Refurbishing of used devices followed by their repurposing will help these categories come by them and improve their educational outcomes regardless of their family income levels, impaired technological infrastructure, age differences, and places of residence.
The first step is to make a selection of the educational institutions that are most heavily impacted by the digital divide and the ensuing educational gap. This means getting an overview of the number of families that are in financial dire straits and thus unable to procure the technology the students need to participate in online classes or do their homework.
It is essential to take into consideration the highly volatile prices of the IT equipment at the moment as their unexpected hikes constantly shift the bar in terms of what is deemed financially “accessible” or not. By repurposing and refurbishing used electronic devices and placing them in the market, the underfunded communities and schools can also find their way around the ongoing global supply and procurement crisis caused by the pandemic.
What’s the role of the companies in this collective effort, particularly those focused on their social and environmental impact, also known as B Corporations? First of all, they already have networks of partners that can support the device reuse efforts and improve their community-level impact. Some of these companies have already been involved in individual campaigns to increase the availability of electronic devices (such as laptops) in education at a communal level. Yet, to make these efforts have a lasting impact, it is necessary to significantly boost the number of devices available to this population. This means creating a broad program that will include social, environmental, educational, and governmental stakeholders with an official support and certification system in place to back it up.
Businesses willing to take part in these schemes get a lot to gain from them, beyond the mere knowledge that they can help someone participate in a nationwide education process without technological obstacles. Their participation can boost their community-wide status as well as improve their eco-friendliness credentials by reducing the amount of technological waste being produced.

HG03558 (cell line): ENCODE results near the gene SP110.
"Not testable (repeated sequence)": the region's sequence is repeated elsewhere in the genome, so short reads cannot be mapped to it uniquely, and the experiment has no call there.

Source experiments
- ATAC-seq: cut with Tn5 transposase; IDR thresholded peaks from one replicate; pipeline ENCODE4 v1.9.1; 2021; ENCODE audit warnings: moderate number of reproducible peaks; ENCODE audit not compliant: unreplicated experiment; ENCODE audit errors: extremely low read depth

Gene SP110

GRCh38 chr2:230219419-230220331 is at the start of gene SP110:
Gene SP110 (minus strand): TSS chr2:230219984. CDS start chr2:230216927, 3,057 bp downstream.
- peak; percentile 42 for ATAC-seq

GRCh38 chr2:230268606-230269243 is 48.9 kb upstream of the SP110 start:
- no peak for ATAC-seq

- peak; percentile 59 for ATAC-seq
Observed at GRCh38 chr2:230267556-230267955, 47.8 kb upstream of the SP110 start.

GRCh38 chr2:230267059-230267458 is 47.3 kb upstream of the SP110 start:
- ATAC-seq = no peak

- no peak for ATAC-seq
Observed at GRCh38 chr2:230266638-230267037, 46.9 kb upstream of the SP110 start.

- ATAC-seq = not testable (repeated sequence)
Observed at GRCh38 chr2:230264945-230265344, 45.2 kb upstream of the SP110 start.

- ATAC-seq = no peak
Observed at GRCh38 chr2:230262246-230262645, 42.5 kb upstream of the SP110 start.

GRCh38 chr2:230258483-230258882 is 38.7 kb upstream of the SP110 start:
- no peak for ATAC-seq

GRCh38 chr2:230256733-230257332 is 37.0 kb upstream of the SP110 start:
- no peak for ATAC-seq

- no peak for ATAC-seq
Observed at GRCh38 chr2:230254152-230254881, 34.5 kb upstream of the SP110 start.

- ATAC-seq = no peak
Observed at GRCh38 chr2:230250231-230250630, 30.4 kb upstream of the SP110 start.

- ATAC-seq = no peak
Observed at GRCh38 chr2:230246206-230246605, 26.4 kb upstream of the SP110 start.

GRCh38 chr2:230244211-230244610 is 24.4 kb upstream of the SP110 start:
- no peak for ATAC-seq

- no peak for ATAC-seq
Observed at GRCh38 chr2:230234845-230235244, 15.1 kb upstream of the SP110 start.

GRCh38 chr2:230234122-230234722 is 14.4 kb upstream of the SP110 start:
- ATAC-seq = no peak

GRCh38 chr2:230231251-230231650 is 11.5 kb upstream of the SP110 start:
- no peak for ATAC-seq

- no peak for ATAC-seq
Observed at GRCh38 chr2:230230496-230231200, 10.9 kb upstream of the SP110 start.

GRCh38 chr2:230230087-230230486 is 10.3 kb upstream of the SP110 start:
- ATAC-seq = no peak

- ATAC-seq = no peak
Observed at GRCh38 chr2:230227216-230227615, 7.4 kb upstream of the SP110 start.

Becoming a part of the partnership with the official backing of an industry-wide IT asset disposal program helps businesses achieve both goals within a shorter time frame and with a broader impact. Instead of going for a short-term benefit of recycling schemes with their partners, these companies can forgo a smaller amount of quick profit and go for a credit-based system offered by the licensed IT asset disposal partners.
In an age of socially responsible capitalism, profits, ecology, and societal benefits can come as one and this is best seen with relying on the refurbishment and repurposing of electronic devices as a way to increase their availability in education. By helping the underfunded communities and the underprivileged students, a society-wide program with this mission can close both the technological divide and the educational gap that stems from it at the same time. The result is the improvement of employment prospects in the increasingly digital job market, a reduced environmental impact, and a long-term reputational boost for all the businesses involved.